The Can Man by Laura E. Williams, illustrated by Craig Orback
Tim wants a skateboard for his birthday but his family can’t afford to buy him one right now. So when Tim sees the Can Man collecting cans to earn money, Tim realizes that he can do that to earn money for his skateboard. Tim gathers cans with great energy, finally getting seven bags which should be more than enough for his skateboard. On the final day he can collect cans, it is pouring rain. The Can Man is out with his grocery cart collecting too, though he admits to Tim that he hasn’t found many cans lately. Time explains that he is going to use the can money for a skateboard. When he asks the Can Man what he’s collecting for, he learns that he needs the money for a warm coat. The Can Man helps Tim bring the bags of cans to the redemption center. After redeeming the cans for money though, Tim sees the Can Man walking away and knows just what he should do. He runs outside and gives the Can Man all of the money he made. On his birthday, Tim finds a package outside his door. Inside is a skateboard. Not a brand new one, but one that will work just fine and even has a fresh coat of paint, thanks to the Can Man.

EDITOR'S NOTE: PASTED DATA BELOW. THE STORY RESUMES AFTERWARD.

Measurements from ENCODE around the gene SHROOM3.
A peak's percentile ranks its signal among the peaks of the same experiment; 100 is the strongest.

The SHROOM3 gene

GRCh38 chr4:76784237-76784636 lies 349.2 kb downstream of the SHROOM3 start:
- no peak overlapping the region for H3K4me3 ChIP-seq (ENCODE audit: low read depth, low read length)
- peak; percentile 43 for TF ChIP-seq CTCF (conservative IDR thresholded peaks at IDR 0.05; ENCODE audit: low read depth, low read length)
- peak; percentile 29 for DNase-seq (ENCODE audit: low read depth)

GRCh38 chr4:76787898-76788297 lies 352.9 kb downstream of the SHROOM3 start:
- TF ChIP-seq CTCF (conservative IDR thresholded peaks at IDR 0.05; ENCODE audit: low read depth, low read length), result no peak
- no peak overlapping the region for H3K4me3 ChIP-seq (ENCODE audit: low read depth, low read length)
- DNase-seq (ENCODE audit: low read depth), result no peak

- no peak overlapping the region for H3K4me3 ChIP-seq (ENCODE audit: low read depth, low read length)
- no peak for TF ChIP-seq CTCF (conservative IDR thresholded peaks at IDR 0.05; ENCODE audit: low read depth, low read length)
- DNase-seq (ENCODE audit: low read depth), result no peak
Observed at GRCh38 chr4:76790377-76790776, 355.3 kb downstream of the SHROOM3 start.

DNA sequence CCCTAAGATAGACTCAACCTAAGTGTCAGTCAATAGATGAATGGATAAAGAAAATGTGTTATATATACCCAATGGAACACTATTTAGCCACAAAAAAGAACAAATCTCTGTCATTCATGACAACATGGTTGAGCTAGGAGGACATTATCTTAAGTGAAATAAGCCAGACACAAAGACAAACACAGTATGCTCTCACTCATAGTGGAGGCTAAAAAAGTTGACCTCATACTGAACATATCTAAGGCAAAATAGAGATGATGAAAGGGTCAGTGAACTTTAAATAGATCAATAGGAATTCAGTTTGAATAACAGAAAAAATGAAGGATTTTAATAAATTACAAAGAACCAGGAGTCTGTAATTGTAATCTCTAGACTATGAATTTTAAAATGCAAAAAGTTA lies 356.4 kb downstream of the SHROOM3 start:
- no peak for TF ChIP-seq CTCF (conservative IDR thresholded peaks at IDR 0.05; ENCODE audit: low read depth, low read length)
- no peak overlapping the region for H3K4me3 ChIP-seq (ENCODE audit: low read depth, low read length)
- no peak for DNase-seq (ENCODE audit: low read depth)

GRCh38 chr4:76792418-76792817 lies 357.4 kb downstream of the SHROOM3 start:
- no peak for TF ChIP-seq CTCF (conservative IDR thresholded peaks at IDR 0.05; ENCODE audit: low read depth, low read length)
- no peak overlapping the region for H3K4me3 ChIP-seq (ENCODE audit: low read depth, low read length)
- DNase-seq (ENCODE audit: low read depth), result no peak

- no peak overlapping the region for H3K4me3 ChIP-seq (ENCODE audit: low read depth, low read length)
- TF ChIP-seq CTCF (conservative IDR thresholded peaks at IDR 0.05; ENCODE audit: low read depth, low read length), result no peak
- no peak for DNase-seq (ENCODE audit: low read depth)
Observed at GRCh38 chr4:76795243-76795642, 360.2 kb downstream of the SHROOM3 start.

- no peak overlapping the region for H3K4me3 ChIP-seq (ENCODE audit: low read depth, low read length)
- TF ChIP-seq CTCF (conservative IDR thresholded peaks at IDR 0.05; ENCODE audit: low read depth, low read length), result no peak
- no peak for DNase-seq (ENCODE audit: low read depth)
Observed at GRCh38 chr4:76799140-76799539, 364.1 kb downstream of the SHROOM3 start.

Williams has taken what could have been a didactic moral tale and turned it instead into a fresh story about kindness and community. Her text has a warmth to it that makes the story relatable, bringing the issue of homelessness and poverty directly into a child-eye view. Orback’s illustrations reflect the same honesty as the words. His paintings glow with a warm light and offer a realistic view of the neighborhood the story is set in.
Bravo for a book that brings social concerns to children without lecturing! Appropriate for ages 4-8.
Reviewed from copy received from Lee & Low Books.